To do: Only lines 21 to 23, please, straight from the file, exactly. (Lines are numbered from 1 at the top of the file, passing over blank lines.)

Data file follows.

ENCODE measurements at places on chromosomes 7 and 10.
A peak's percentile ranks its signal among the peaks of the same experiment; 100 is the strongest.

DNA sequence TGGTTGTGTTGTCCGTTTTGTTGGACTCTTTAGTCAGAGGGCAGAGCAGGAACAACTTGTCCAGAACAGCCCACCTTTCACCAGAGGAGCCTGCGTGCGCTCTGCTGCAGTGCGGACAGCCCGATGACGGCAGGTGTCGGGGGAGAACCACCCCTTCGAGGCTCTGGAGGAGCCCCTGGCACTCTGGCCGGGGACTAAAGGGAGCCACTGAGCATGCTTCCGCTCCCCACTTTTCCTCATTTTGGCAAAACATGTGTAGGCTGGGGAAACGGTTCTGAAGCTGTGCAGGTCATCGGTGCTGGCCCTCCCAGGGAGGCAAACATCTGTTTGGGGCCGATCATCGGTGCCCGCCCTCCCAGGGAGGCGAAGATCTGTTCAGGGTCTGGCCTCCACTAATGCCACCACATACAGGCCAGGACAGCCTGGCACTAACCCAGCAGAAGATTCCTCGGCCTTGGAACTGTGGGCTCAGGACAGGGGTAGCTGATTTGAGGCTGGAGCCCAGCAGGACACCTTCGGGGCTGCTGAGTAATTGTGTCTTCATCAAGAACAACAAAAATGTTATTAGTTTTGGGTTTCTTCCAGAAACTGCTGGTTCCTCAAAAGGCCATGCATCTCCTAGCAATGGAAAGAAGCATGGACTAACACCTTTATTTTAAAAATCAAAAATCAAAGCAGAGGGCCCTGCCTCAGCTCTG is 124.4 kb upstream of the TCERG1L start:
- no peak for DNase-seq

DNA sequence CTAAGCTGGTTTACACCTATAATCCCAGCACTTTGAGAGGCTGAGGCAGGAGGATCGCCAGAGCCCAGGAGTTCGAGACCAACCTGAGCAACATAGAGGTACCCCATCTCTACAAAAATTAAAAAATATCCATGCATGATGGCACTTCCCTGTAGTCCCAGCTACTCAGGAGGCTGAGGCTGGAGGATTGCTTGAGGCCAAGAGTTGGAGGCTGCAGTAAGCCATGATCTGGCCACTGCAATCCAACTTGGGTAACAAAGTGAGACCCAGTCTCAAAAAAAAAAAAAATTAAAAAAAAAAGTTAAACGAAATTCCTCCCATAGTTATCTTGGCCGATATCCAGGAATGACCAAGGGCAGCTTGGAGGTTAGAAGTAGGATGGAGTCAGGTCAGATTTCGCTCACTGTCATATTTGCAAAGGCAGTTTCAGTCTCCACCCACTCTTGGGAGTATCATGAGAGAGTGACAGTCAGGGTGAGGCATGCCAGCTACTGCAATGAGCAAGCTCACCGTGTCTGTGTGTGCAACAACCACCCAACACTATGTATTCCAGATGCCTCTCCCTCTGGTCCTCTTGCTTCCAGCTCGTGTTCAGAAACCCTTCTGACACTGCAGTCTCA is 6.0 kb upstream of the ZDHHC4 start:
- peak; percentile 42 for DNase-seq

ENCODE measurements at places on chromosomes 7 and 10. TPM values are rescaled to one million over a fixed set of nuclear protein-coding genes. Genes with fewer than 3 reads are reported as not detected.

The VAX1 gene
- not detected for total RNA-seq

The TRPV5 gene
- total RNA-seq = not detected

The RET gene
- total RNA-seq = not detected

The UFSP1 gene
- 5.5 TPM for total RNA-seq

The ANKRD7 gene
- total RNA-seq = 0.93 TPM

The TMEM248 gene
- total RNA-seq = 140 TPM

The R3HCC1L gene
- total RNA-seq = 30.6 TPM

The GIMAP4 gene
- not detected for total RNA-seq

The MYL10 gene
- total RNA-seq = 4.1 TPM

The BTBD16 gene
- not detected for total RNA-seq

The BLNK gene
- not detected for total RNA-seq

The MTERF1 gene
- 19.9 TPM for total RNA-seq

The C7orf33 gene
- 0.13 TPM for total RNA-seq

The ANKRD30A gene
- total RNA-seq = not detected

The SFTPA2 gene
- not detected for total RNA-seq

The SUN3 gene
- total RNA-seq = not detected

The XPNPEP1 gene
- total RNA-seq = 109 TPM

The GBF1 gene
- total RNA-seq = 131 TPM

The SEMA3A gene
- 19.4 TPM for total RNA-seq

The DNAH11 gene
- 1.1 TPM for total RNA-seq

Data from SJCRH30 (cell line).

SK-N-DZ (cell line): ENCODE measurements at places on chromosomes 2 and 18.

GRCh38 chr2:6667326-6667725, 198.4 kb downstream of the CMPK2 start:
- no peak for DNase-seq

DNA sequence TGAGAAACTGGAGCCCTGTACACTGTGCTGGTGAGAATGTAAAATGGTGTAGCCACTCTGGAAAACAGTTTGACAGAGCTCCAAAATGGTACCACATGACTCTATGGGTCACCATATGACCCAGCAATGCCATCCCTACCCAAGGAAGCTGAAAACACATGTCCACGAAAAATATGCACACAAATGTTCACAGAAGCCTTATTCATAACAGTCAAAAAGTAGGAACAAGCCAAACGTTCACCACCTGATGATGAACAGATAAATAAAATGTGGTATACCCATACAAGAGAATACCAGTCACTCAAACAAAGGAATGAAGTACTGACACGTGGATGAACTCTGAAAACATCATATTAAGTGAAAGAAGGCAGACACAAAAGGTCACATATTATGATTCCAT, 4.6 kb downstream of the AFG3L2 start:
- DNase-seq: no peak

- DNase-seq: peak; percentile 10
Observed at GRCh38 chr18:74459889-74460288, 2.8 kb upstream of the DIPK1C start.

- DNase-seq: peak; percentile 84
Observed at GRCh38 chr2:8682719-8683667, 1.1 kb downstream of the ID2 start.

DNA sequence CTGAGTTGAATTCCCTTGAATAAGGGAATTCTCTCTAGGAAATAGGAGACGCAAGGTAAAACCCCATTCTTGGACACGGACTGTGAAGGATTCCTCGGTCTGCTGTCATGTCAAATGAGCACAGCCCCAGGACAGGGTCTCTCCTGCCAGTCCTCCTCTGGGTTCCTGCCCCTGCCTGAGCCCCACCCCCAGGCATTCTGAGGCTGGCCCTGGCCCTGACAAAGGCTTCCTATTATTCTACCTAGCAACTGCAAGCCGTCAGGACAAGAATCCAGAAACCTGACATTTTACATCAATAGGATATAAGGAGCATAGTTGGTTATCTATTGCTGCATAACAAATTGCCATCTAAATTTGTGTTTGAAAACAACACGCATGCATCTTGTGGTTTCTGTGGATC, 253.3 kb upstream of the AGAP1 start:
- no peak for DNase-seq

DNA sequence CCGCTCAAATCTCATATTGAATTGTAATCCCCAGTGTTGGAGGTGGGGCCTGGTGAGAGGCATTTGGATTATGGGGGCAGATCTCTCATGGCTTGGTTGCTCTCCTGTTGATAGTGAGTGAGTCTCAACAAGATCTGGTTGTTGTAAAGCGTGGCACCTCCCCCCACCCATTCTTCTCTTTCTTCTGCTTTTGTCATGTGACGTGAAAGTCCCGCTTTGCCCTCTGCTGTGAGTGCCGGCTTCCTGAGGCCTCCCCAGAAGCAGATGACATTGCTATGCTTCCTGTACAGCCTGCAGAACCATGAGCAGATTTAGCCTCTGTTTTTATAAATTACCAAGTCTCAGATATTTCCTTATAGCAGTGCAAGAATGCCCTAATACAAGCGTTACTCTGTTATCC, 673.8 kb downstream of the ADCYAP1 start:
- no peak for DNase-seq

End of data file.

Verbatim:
- total RNA-seq = 30.6 TPM

The GIMAP4 gene
- not detected for total RNA-seq